May 01, 2013

The Klown Quotient Increases

In one of my posts about the Boston experiment -- that charming exercise by the Terrorist States of America to determine how easily martial law might be imposed and just how much Americans will love brute State violence when it is deployed here at home (and our terrorist leaders now know that most Americans will love it adoringly and without question) -- I spoke briefly about the degree of competence most people wrongly attribute to those in positions of authority and power. In commenting on how profoundly mistaken that typical view is, I wrote: "The Killer Klowns of Death who patrolled Boston and environs last week are exactly as competent as that young, doubtless 'well-intentioned' guy who took your order at lunch -- and got it wrong. Now that should scare the shit out of you."

In my usual fashion, I was far too generous in my assessment of the Killer Klowns in question. (This is because, despite some critics' view that I am too bitter and angry -- an egregious vilification directly targeted at the most tender reaches of my soul -- I am a goddamned Mary Poppins.) That earlier piece devoted several paragraphs to a discussion of the fact that Dzhokhar Tsarnaev was outside the perimeter within which the authorities conducted their search, the perimeter they viewed as "solid."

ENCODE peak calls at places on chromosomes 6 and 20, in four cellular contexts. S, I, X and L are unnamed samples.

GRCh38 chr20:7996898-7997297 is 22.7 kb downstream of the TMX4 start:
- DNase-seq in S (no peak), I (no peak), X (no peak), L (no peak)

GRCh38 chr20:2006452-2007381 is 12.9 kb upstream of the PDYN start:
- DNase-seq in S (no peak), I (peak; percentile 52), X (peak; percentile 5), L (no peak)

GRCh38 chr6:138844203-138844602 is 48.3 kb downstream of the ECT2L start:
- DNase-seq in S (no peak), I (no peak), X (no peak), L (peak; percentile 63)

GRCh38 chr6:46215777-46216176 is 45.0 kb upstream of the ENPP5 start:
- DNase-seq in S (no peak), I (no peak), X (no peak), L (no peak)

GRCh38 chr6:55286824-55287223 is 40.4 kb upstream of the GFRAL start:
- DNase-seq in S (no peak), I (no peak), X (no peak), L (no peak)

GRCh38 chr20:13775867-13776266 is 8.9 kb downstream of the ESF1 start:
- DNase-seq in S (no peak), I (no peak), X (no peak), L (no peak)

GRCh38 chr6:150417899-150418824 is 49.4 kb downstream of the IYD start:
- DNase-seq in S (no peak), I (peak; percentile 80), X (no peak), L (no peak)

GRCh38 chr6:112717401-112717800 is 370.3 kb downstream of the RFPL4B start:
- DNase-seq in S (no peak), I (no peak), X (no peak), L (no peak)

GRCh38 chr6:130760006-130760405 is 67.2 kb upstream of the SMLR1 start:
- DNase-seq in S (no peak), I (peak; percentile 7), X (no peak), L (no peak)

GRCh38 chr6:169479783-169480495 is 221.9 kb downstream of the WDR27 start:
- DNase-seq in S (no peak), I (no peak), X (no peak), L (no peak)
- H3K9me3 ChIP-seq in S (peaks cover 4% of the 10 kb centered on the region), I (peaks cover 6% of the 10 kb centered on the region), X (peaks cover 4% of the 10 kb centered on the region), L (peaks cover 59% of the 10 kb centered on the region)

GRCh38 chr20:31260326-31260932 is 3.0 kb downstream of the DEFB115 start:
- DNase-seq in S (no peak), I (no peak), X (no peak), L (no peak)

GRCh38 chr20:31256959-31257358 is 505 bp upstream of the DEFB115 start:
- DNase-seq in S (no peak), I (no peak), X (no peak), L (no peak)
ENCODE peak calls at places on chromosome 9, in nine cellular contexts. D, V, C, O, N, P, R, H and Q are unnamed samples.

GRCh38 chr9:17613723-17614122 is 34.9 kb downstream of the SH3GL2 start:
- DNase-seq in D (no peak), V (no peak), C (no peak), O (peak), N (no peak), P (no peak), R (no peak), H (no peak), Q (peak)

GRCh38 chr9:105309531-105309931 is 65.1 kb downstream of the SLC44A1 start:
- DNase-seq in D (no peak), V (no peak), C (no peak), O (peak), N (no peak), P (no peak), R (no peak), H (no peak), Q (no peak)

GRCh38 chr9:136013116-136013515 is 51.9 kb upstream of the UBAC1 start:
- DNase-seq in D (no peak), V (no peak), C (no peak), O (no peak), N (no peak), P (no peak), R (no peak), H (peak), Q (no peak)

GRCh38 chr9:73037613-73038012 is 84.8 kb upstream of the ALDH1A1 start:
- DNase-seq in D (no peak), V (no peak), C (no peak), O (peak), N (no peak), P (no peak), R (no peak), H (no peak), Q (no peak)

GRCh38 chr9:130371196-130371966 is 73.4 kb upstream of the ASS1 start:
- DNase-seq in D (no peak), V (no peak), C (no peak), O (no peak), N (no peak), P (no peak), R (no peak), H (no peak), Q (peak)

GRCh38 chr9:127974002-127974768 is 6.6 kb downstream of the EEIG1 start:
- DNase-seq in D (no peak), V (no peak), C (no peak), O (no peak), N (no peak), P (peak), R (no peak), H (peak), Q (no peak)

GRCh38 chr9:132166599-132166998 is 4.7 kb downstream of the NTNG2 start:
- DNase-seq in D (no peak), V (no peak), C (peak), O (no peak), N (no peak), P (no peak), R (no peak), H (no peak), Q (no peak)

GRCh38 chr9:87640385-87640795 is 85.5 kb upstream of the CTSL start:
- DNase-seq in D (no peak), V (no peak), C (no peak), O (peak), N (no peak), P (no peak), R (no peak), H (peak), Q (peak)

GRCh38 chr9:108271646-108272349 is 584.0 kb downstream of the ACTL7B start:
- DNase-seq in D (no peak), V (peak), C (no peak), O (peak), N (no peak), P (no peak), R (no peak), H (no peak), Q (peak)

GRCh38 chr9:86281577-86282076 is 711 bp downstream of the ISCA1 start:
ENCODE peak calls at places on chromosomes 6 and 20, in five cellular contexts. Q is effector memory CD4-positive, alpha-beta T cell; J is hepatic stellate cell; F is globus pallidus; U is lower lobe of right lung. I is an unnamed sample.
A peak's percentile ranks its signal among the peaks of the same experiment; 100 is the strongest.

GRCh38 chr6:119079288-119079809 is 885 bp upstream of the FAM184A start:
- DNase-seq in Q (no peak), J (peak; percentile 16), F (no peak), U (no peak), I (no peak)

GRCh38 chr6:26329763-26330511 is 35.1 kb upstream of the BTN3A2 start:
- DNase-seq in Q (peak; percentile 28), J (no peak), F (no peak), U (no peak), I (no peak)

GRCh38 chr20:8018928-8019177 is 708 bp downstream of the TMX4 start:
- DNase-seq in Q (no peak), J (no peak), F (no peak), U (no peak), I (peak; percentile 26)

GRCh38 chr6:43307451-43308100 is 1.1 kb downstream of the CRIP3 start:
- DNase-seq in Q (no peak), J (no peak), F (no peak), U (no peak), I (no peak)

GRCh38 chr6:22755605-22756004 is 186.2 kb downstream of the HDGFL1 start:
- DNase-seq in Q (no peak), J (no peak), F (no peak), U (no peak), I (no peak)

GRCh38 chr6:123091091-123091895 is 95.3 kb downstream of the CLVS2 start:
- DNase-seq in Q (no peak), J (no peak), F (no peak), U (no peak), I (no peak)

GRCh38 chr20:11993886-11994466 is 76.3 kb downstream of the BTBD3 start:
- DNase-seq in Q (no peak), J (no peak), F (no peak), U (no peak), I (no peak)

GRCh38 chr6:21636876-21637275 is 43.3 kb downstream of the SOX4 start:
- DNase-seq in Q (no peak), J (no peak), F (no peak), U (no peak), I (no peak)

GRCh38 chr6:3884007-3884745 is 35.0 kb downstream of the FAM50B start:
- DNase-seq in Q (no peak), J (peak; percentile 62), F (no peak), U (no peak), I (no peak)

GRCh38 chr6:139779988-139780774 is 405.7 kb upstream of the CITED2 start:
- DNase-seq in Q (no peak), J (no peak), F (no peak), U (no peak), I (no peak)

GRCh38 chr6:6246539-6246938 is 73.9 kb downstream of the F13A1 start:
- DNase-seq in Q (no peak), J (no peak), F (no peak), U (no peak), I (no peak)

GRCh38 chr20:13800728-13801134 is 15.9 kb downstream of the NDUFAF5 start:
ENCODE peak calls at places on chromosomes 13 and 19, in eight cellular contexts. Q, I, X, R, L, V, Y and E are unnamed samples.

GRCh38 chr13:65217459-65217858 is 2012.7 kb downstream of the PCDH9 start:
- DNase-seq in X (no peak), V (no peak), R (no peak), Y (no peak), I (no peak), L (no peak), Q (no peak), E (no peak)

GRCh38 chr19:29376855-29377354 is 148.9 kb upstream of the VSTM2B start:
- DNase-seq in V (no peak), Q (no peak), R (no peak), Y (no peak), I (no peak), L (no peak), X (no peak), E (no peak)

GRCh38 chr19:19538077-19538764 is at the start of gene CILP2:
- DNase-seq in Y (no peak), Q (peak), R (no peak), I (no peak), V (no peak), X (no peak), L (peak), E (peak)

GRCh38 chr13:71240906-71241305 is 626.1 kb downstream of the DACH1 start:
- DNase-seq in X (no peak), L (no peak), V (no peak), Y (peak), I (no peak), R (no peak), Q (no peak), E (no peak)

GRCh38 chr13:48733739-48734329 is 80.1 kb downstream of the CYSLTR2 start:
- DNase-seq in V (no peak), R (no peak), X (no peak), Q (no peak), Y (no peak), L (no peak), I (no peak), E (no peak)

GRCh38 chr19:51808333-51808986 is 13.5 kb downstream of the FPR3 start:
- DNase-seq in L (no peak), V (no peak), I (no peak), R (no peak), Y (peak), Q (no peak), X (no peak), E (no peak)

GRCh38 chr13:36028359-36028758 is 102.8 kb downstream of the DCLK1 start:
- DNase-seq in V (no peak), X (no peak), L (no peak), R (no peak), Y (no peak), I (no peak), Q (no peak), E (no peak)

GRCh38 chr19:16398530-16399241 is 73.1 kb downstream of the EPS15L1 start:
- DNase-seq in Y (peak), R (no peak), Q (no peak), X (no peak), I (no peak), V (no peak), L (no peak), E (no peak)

While the authorities initially maintained that Tsarnaev was outside the perimeter, it appears that he was actually inside the perimeter:
Police officials initially said the boat was in the backyard of a house just outside the perimeter of the area where investigators had conducted door-to-door searches all day. But Commissioner Davis, of the Boston police, said this week that the boat had been inside the perimeter.

“It was an area that should have been checked,” he said. “We are not sure how long he was in the boat. There was a pool of blood near where the car was dumped about four or five blocks away from the boat."
Here's more on the same point:
Sue Lund lives about five blocks from where police engaged in a wild shootout April 19 with the two Boston Marathon bombing suspects and about eight doors down from where the one who escaped alive was found 18 hours later